My Reading Challenge Pick for…”A classic novel”

Don’t worry if you got a little behind in your picks for the 2018 Catholic Reading Challenge? I did for a little bit, and I’m getting caught up on sharing my picks with you. This one was a favorite!

Category: “A classic novel”

My Pick: The Idiot by Fyodor Dostoevsky

I’m sad to say that I didn’t start reading the great Russian authors until a couple of years ago…but that’s okay; I can spend the rest of my adult years marinating in them. I’m not able to say anything profound about Dostoevsky; but there are plenty of literary critics and brilliant minds who have us covered there. (In fact, I was down that rabbit hole of commentary research right after finishing this book. Now my TBR is filled up with Romano Guardini & Henri de Lubac — both of whom I came upon references to recently in Flannery O’Conner’s letters, as providence would have it.) However, I will share some novice delights and observations.

Russian names! Am I right?

One disadvantage to listening to the audiobook is that I think it makes it a little bit harder to follow who is who. For those who haven’t read Dostoevsky, we aren’t dealing with names like “Michael” and “Samantha.” They’re a bit longer. But that isn’t the confusing part. They have nick-names. But they aren’t “Mike” and “Sam.” They are NOTHING like the full name. So you are going to want to have a cheat sheet handy, which many volumes provide in the front of the edition. Again, I didn’t have that to flip to with the audio. So…I did a quick web search a few chapters in to get back on track and make sure I was following the character development correctly. Be careful if you do that! Though the character synopsis straightened up the names and nick-names for me, it also included BIG spoilers. 🙁 Continue reading “My Reading Challenge Pick for…”A classic novel””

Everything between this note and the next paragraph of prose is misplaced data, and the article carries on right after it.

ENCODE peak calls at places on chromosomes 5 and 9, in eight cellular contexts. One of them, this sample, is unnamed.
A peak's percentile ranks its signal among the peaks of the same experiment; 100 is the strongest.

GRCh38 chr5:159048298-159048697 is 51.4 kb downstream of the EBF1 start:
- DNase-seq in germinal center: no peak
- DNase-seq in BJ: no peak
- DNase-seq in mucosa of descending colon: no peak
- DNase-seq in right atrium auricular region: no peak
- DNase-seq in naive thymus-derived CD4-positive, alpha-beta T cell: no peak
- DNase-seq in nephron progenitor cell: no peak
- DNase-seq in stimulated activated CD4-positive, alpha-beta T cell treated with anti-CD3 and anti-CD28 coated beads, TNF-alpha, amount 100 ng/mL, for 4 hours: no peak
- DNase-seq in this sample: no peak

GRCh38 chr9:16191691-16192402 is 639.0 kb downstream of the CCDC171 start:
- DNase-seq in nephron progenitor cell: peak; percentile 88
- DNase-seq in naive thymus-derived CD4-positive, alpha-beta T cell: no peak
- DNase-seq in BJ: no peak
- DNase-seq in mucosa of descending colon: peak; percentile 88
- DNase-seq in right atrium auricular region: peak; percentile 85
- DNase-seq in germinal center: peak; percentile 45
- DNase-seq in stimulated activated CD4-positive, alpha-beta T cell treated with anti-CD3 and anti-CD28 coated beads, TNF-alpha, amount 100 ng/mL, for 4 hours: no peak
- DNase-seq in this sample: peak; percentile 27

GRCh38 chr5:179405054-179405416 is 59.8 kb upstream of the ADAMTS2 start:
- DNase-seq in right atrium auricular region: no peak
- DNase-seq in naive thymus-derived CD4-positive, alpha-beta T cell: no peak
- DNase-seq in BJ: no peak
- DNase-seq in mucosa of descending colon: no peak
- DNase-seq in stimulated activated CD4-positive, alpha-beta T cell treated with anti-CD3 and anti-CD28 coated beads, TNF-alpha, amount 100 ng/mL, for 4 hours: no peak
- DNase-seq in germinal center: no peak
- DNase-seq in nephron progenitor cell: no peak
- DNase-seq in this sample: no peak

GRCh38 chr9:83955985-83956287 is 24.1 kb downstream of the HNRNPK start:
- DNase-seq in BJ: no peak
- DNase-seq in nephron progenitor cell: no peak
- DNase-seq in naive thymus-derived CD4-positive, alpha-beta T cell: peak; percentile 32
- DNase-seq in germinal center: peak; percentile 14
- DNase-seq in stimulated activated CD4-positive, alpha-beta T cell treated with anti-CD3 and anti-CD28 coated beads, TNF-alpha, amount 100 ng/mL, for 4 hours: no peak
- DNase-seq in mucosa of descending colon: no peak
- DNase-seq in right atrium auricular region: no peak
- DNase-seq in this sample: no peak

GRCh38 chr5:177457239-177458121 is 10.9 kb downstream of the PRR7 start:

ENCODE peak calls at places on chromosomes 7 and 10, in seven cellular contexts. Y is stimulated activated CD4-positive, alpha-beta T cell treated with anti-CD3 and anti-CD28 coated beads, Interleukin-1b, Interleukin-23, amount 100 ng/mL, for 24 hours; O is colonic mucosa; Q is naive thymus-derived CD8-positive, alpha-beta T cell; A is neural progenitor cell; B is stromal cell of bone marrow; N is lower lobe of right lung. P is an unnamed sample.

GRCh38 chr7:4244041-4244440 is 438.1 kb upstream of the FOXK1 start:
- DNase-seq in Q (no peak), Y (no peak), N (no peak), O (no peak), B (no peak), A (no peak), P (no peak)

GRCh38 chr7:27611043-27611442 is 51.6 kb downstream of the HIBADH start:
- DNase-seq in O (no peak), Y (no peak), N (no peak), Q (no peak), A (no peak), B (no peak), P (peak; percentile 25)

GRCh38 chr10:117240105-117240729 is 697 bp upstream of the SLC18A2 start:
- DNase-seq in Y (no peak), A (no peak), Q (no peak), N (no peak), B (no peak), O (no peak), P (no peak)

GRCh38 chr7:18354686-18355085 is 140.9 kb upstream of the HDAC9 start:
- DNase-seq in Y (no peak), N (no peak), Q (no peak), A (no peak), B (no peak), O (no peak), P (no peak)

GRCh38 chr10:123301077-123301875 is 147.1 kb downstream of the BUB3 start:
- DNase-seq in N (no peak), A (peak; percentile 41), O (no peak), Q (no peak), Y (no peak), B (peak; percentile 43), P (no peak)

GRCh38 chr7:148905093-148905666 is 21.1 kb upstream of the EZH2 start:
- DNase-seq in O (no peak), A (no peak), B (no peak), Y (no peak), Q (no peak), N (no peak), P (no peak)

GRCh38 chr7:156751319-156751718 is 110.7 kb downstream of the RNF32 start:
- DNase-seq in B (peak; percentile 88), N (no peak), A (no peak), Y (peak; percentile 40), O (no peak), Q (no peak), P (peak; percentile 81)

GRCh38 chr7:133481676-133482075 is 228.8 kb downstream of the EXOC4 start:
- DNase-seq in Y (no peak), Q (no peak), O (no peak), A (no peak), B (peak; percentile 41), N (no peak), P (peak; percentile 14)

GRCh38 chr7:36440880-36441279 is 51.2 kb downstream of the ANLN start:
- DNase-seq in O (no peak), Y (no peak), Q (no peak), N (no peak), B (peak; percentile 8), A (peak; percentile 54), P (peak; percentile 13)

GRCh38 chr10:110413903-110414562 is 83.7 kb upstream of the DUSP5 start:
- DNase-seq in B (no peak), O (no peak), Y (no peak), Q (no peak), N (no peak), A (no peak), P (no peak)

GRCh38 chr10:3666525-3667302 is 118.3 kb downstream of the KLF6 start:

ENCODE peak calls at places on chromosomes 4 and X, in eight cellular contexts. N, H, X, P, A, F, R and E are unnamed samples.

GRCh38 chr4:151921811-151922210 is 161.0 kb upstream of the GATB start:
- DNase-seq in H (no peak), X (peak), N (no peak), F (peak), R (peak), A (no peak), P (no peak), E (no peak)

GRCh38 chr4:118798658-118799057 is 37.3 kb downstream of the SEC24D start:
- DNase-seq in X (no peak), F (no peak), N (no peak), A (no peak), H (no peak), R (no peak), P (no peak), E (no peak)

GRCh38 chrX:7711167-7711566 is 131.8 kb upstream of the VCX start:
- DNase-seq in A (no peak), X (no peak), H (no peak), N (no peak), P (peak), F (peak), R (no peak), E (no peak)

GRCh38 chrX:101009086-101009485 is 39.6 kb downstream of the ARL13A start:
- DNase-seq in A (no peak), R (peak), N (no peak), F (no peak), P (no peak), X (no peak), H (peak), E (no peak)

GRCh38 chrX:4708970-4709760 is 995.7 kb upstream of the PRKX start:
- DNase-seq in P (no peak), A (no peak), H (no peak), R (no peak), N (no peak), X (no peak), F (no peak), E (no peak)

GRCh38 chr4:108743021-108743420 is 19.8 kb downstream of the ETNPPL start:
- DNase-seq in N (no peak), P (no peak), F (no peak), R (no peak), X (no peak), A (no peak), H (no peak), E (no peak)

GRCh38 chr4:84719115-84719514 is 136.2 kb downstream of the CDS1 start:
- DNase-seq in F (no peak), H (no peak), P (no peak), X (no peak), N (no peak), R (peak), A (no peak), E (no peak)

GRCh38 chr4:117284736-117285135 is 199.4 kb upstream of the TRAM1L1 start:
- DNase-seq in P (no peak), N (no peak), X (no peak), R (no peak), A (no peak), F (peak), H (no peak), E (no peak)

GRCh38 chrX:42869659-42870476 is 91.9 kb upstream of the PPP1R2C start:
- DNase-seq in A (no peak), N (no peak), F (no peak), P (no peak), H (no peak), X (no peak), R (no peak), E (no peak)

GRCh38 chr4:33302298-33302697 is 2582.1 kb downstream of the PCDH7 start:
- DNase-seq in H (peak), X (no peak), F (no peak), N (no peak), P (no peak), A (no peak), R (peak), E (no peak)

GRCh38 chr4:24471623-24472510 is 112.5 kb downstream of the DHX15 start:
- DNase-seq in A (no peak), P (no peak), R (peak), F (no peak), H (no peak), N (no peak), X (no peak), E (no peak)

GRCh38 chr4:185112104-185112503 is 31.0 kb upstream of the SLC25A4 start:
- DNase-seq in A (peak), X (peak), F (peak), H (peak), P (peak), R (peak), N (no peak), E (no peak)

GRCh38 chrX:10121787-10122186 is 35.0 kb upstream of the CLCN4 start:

My Reading Challenge Pick for…”A work of poetry by a Catholic author”

Are you participating in the 2018 Catholic Reading Challenge? If not, it’s never too late to start — join us! I share my picks for each category about once a month. So far, the categories have been diversifying my reading life, particularly this next pick…

Category: “A work of poetry by a Catholic author”

My Pick: The Poems of Gerard Manley Hopkins

I stumbled across a very helpful post at The Catholic Gentleman while determining what poet I should read for this category. It was a hard choice, but I ended up going with Gerard Manley Hopkins. No regrets here. (And now I have a solid list of remaining poets to work my way through next. First runner-up: Edith Sitwell.) Disclaimer: I’m not sure if the edition I linked to on Amazon is the exact one that I read, since my copy was a wonderful old and falling apart hardback from the library. However, I’m sure that most collections would have all of the same poems.

What I loved…

Hopkins’ faith and Catholic identity come through strongly in his poetry. There is a good bit that is symbolic, and then there are a good many poems that are commemorative. (Admittedly, I lacked the context for fully understanding some of them.) For example, he wrote a beautiful poem in commemoration of a group of nuns who drowned in a shipwreck. When reading selections such as these, I thought of him as a eulogist. There was also some moving symbolism used with the Blessed Mother, a fairly common subject in his poetry as well. Continue reading “My Reading Challenge Pick for…”A work of poetry by a Catholic author””